June 11th, 2003, 12:00 PM
Data Network compromised through phone network
Phone phreaking is well known from dacades, but the introduction of data services had increased related threats. Especially with the increase of IP telephony.
Gateway & Gatekeeper could stand for an open door to internet hackers.
(I'm wondering if IP telephony will really populate most cie as CISCO thinks)
[QUOTE]Full article here: Newer phone networks often are linked to internal corporate data networks, making them enticing targets for hackers, said Lisa Pierce, a research fellow for the Giga Information Group, a subsidiary of Forrester Research.
Hackers compromising PBX systems that run voice data services can use them as entryways into computer systems. From there they can steal corporate information, eavesdrop on conversations and create havoc on the system because no one knows where the attacks are coming from, she said.
"[When] you have internal data and voice lines on the same network, it's basically a welcome sign for hackers," Pierce added. "The implications can get frightening pretty quickly."
Unsecured corporate phone systems can leave open other back doors to a company's network. Kevin Mitnick, who spent five years in jail for hacking into telephone companies and stealing secret code from software industry titans, broke into software maker Novell Corp.'s network in a similar way.
[shadow] SHARING KNOWLEDGE[/shadow]
June 13th, 2003, 05:10 PM
IT's an interesting thought to think about. But exactly how many hackers out there do this sort of thing? It sounds like bad news, but it's not something that I've really heard going across CNN about how hackers have totally screwed up this and that due to using this back door. But it does kind of make you wonder the next time you make a private call from work.
[shadow]There is no right and wrong, only fun and boring...
Formatting my server because someone hacked into it sounds pretty boring to me...
That\'s why it\'s all about AntiOnline.com![/shadow]
June 13th, 2003, 05:15 PM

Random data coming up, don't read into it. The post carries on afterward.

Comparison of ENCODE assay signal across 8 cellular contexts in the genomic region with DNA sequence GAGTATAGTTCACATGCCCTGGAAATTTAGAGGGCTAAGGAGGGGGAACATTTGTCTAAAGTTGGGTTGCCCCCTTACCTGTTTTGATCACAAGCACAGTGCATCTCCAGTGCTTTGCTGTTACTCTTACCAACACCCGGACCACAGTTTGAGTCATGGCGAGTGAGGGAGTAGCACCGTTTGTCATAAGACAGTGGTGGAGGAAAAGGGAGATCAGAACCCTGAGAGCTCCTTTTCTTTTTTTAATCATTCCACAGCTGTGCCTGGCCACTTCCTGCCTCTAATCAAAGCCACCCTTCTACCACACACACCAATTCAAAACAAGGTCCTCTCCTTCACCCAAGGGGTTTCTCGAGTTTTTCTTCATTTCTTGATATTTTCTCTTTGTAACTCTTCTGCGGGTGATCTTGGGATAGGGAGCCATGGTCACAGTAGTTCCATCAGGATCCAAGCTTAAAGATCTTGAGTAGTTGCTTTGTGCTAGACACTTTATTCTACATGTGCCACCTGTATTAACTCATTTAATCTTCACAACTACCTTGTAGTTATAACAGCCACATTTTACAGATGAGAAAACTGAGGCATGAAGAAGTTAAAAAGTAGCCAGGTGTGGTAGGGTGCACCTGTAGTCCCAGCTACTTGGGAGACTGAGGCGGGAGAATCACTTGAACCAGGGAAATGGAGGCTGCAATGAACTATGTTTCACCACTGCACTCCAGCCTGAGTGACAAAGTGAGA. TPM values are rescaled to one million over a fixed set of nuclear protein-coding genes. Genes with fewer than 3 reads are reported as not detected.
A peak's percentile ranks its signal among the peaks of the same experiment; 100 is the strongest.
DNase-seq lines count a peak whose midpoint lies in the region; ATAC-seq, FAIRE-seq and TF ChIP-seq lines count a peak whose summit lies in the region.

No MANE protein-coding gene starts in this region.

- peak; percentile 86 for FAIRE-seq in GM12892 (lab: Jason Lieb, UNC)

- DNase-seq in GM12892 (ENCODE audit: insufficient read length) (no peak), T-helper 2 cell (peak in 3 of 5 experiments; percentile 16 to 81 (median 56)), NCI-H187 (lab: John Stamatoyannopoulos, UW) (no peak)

Actually this is very relavent. We audited our PBX system and indeed found that a similar technique would work to gain entry. We have since worked with the vendor to resolve the issue.
but it's not something that I've really heard going across CNN about how hackers have totally screwed up this and that due to using this back door.
If the news hits CNN or the like, you can be sure that it's old news. They are the last ones to report computer info and by then you could've been compromised.
Our scars have the power to remind us that our past was real. -- Hannibal Lecter.
Talent is God given. Be humble. Fame is man-given. Be grateful. Conceit is self-given. Be careful. -- John Wooden
June 13th, 2003, 05:40 PM
Networker: As Hoss says this isn't exactly new. I read about the potential some time ago, (though my old brain can't remember where), and when we had our new phone system put in I grilled them long and hard on the security implications. In our case there is no real link between the call accounting system and the PBX. The PBX can only be accessed from a dial-up connection that only allows the call to go to a single pre-determined location from a single remote phone number. The PBX itself reports to the call accounting system that can be accessed from the internal network but the incoming maintenance dial-up is physically separated from the call accounting portion of the hardware - at least - that's what they assured me. Needless to say I have no way of ascertaining that but if I get hacked that way I'm prepared to lawsuit their asses out of the state!!!!
Don\'t SYN us.... We\'ll SYN you.....
\"A nation that draws too broad a difference between its scholars and its warriors will have its thinking done by cowards, and its fighting done by fools.\" - Thucydides